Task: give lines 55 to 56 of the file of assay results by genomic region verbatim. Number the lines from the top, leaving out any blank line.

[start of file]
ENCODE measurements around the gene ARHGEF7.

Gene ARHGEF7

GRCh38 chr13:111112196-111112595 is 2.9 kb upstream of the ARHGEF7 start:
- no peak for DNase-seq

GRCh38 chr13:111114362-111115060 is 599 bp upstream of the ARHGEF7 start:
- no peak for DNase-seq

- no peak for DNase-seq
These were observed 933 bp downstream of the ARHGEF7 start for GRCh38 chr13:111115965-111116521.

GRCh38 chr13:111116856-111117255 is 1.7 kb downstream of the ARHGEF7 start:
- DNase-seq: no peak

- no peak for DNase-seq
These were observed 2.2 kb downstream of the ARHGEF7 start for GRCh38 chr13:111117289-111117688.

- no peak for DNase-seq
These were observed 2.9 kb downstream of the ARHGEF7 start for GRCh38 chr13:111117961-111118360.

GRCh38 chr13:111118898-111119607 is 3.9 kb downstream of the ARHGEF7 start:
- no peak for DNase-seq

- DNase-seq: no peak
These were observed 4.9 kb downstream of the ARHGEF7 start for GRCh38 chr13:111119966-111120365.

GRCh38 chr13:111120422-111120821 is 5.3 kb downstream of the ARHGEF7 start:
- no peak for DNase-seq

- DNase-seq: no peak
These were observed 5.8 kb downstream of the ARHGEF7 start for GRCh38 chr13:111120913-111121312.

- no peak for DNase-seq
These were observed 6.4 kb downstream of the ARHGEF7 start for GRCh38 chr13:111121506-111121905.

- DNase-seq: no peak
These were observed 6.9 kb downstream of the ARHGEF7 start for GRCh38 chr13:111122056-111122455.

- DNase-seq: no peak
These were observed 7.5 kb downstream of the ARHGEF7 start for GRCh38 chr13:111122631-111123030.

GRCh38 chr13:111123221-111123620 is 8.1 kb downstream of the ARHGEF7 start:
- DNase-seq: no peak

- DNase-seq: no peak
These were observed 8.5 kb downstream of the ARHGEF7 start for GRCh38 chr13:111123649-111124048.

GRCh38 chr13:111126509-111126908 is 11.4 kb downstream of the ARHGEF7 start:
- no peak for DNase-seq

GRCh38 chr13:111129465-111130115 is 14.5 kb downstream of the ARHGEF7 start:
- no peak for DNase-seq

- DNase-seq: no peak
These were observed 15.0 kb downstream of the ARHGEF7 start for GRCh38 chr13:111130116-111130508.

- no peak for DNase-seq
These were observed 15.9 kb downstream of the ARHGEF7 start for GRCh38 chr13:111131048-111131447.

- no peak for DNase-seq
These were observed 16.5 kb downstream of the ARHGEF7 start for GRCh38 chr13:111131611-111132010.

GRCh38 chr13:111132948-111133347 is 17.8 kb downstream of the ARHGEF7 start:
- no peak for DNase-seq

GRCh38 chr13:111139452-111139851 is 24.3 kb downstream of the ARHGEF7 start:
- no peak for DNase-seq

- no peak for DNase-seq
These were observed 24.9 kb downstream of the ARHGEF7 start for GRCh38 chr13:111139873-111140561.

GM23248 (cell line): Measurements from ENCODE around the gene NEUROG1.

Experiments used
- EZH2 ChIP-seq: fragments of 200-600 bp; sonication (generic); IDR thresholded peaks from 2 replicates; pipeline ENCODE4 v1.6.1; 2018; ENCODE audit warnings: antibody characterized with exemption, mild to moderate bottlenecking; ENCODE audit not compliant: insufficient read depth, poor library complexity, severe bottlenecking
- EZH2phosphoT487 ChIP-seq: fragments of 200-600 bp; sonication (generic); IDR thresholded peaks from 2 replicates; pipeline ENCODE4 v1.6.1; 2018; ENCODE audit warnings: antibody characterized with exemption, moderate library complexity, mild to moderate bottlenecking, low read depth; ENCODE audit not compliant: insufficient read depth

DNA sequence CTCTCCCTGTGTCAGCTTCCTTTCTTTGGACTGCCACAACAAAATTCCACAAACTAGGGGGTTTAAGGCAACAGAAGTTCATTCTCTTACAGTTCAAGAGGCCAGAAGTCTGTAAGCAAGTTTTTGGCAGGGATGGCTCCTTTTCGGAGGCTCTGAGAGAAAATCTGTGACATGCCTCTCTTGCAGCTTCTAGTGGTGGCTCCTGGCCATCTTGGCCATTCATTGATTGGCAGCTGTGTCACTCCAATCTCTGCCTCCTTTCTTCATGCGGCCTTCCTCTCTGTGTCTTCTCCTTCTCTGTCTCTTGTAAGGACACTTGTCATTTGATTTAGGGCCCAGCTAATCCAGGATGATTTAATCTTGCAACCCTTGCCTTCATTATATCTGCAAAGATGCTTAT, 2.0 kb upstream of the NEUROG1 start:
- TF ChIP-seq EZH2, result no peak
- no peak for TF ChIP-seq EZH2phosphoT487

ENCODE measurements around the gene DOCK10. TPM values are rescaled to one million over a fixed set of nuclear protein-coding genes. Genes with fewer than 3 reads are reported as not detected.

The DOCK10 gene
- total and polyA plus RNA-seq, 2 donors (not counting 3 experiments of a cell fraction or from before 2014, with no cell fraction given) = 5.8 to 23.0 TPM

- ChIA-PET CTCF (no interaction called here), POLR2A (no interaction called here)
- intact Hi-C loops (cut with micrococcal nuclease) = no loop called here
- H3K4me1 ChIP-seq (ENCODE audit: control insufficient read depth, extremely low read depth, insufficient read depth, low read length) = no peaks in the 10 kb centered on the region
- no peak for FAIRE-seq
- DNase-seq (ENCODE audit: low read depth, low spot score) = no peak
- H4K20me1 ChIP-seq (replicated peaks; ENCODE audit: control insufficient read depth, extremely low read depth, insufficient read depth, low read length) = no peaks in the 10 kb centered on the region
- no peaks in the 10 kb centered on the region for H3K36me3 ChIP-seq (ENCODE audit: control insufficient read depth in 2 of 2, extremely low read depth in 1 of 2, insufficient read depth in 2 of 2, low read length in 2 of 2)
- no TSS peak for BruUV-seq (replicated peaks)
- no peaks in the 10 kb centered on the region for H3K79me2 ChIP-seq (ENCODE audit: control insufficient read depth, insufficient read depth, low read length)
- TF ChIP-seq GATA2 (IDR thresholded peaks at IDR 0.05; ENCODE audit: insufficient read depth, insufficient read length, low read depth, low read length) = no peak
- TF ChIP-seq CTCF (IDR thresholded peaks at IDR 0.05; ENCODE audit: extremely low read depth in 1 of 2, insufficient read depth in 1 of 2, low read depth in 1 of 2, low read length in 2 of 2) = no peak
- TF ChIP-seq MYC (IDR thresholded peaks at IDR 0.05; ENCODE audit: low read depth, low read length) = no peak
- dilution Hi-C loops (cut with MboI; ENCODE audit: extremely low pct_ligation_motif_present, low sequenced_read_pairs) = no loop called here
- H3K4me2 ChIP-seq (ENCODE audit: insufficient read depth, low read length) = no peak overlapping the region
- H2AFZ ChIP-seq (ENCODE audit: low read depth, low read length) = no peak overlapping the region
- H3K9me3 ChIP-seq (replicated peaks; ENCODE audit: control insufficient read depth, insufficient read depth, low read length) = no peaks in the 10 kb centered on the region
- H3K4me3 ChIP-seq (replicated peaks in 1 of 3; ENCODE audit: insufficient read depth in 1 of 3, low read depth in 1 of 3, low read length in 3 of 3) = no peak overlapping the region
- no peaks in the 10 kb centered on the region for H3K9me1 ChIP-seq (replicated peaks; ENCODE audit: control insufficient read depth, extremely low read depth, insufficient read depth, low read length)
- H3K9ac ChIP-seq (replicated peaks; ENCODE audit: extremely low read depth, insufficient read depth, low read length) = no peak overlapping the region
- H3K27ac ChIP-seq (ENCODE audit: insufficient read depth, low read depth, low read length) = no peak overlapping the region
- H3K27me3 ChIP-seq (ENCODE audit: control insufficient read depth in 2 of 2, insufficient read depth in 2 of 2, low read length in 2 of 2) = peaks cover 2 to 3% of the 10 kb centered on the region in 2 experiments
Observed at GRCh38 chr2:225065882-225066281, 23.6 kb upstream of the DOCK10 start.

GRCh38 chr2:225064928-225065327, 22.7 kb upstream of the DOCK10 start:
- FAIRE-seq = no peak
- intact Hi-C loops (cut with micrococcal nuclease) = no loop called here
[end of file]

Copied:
- no peak for TF ChIP-seq EZH2phosphoT487

ENCODE measurements around the gene DOCK10. TPM values are rescaled to one million over a fixed set of nuclear protein-coding genes. Genes with fewer than 3 reads are reported as not detected.